NBC has been desperate to avoid a repeat of the circus-like atmosphere that accompanied previous transitions on "Tonight," the executives said. The changing of the guard is one of the biggest personnel decisions in television, and has always been fraught with intrigue and back-room maneuvering.
Three years ago, NBC's effort to replace Mr. Leno with Conan O'Brien ended in recriminations and a definitive reversal; Mr. Leno was reinstated as host after only seven months, and NBC endured weeks of negative news coverage. In the early 1990s, Mr. Leno and David Letterman engaged in an often acrimonious competition to replace Mr. Carson.
But a transition totally free of tumult may be difficult to accomplish. Already there has been sniping between Mr. Leno and NBC's top entertainment executive, Robert Greenblatt, over some stinging jokes Mr. Leno made in his monologue about the failure of NBC's prime-time schedule.
Mr. Greenblatt, who is responsible for that schedule, directed some pointed criticism at Mr. Leno in an e-mail to him. Mr. Leno stood his ground in a response, asserting that jokes spoofing the network are part of the job for a late-night host.
Mr. Leno, who will turn 63 next month, has continued to take shots at NBC's management. On Monday, he joked about how the snakes that St. Patrick drove from Ireland came to the United States and became NBC executives.
The network has sought to temper the feud while it works out its plans for the show's future—which center on Mr. Fallon.
Mr. Leno's "Tonight" show still regularly leads in the late-night ratings. But by turning to Mr. Fallon, NBC hopes to counter what it regards as its biggest late-night competitor of the future, Jimmy Kimmel, who in January moved his show on ABC from midnight to 11:35 p.m.
Many TV executives speculated that NBC could not afford to wait too long to promote Mr. Fallon, or it might risk having Mr. Kimmel, 45, lock up the young-adult viewers who are the economic lifeblood of late-night television.
NBC has quietly begun work on a new studio in its headquarters building at 30 Rockefeller Plaza as the home for the new "Tonight Show," two executives said. The studio is part of a general reconstruction of the building being undertaken by Comcast, which this week completed a full takeover of NBCUniversal. [Comcast is the owner of NBC Universal, the parent company of CNBC and CNBC.com.]
An NBC spokeswoman declined to comment on the move, other than to say the network was building a new state-of-the-art studio for Mr. Fallon.
There are many reasons that Mr. Fallon would prefer to remain in New York, where he has starred on "Late Night" for four years. He is a native of New York State (from Saugerties, just south of Albany) and his longtime association with the producer Lorne Michaels could be kept intact if he stayed in New York. Mr. Fallon made his reputation at 30 Rockefeller as a star on Mr. Michaels's centerpiece show, "Saturday Night Live."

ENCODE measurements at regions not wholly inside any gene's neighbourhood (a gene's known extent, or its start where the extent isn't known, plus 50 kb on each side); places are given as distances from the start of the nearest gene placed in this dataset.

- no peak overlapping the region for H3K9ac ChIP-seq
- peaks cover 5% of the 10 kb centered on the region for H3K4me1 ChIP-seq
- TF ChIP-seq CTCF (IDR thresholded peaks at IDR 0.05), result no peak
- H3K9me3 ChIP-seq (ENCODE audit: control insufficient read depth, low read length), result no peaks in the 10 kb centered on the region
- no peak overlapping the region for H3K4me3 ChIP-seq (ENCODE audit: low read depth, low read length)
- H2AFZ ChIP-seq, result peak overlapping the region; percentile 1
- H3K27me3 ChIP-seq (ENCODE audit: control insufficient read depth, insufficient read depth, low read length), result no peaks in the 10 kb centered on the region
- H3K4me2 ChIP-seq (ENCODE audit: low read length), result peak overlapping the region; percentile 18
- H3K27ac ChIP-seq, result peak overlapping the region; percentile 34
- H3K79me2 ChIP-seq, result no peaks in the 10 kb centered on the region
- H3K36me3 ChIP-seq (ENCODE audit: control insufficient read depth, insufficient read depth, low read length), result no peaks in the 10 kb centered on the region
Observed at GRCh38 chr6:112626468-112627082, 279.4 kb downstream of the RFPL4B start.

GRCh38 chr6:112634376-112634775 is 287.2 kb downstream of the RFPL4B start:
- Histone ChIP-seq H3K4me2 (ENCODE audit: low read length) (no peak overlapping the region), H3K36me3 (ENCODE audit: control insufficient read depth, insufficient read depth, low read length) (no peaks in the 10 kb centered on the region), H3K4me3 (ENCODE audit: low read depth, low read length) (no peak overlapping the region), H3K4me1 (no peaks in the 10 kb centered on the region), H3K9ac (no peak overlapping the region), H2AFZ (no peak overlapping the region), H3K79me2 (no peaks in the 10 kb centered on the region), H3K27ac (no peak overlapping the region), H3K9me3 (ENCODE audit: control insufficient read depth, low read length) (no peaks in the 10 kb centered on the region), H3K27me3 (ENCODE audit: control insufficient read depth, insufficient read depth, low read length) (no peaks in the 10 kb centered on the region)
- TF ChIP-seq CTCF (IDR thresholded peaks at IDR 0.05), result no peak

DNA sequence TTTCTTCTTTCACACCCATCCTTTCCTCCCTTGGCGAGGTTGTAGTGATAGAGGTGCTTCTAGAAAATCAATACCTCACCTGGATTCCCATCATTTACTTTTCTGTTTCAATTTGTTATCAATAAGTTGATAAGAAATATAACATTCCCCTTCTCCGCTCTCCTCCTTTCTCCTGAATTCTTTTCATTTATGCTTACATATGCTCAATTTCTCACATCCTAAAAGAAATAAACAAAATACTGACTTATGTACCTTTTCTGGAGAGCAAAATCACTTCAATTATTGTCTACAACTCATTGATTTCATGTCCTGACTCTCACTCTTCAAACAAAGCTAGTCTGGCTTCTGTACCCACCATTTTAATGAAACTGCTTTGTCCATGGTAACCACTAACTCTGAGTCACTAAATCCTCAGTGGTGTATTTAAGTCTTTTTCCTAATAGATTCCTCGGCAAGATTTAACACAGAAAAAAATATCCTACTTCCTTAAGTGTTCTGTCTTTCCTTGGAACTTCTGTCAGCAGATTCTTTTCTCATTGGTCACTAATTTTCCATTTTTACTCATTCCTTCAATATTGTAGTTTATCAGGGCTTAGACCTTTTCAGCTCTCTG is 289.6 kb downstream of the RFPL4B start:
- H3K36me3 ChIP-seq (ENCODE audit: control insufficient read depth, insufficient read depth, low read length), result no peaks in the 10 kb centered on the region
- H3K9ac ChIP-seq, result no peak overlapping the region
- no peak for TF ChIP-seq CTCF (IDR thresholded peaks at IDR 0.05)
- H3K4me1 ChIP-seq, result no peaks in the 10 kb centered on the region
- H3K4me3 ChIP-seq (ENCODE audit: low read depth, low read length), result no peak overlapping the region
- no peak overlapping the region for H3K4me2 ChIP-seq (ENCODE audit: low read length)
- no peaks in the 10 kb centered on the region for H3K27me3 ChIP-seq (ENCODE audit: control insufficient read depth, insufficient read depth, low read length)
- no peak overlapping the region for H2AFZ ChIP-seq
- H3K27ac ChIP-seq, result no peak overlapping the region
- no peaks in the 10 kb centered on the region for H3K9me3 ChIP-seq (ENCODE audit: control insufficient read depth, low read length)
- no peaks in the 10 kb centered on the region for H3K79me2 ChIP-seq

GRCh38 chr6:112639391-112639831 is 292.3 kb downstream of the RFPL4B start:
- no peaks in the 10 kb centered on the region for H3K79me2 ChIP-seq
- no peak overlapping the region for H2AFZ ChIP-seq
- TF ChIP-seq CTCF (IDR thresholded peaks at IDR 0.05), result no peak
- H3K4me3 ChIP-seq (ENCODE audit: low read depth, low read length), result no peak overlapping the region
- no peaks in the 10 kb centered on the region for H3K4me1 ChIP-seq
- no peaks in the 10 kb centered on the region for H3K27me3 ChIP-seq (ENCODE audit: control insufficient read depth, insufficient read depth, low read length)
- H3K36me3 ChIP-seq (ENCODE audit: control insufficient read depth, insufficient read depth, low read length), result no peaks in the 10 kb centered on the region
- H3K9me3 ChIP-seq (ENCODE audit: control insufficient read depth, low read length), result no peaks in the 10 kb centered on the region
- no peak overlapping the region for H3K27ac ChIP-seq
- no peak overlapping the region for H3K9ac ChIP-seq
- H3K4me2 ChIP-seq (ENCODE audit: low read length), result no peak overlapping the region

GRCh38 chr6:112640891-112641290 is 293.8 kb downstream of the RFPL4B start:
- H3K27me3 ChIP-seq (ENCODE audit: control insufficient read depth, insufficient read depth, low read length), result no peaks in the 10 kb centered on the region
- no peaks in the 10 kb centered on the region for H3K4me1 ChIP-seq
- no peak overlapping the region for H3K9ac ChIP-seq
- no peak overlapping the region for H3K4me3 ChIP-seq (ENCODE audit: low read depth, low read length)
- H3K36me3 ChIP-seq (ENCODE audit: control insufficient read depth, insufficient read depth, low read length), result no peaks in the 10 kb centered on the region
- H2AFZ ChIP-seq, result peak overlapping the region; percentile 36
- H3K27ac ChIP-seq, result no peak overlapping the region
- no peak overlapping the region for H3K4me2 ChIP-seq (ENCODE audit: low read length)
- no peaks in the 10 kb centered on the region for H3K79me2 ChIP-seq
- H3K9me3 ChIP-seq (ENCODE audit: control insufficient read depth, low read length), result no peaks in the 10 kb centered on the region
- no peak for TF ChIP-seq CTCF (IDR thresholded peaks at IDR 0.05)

Perhaps most important, Mr. Fallon could ensure the continued participation of his house band, the Roots, who have been an integral part of the show and whose members are close to Mr. Fallon.
A move to New York would also return "Tonight" to its roots, after an absence of more than four decades. Beginning in 1954, it was broadcast every evening from Manhattan, first from the Hudson Theater with Mr. Allen as host, followed by Jack Paar and Johnny Carson, both of whom worked at 30 Rockefeller. But in 1972, Mr. Carson, looking for easier access to Hollywood guests, as well as a different lifestyle, moved the show permanently to Burbank.
Mr. Fallon now occupies the studio where Mr. Carson was working in the 1960s and early 1970s. His "Late Night" show is broadcast at 12:35 a.m. Eastern time, after Mr. Leno on "Tonight."
A New York "Tonight Show" will join a metropolitan landscape already filled with late-night comedy programs, including "Late Show With David Letterman" on CBS and shows featuring Jon Stewart and Stephen Colbert on Comedy Central. One lingering question is what NBC will do with its "Late Night" franchise, which has always been based in New York.
Mr. O'Brien hosted that program before Mr. Fallon, and it had been speculated before his ascension to "Tonight" that he might try to keep working in New York, where he had thrived. But at the time, NBC insisted "Tonight" had become a Hollywood-centric show and needed to stay in California.
Mr. Fallon quickly impressed NBC's new management under Comcast, and his succession has been widely expected for at least a year. The only question has been when.
The potential timetable for the change—sometime in the next 18 months—has been tied to Mr. Leno's current contract, which ends in fall 2014, as well as the need to sign Mr. Fallon to a new deal.
Another complicating factor has been Mr. Leno's success in the ratings.
In recent weeks, he has continued to finish first—always in the category of total viewers and usually among viewers ages 18 to 49, the most sought-after group for late-night advertisers.
As one of the executives involved in the planning of the shift to Mr. Fallon put it: "And then Jay manages to stay ahead of Kimmel. How often has that guy been underestimated?"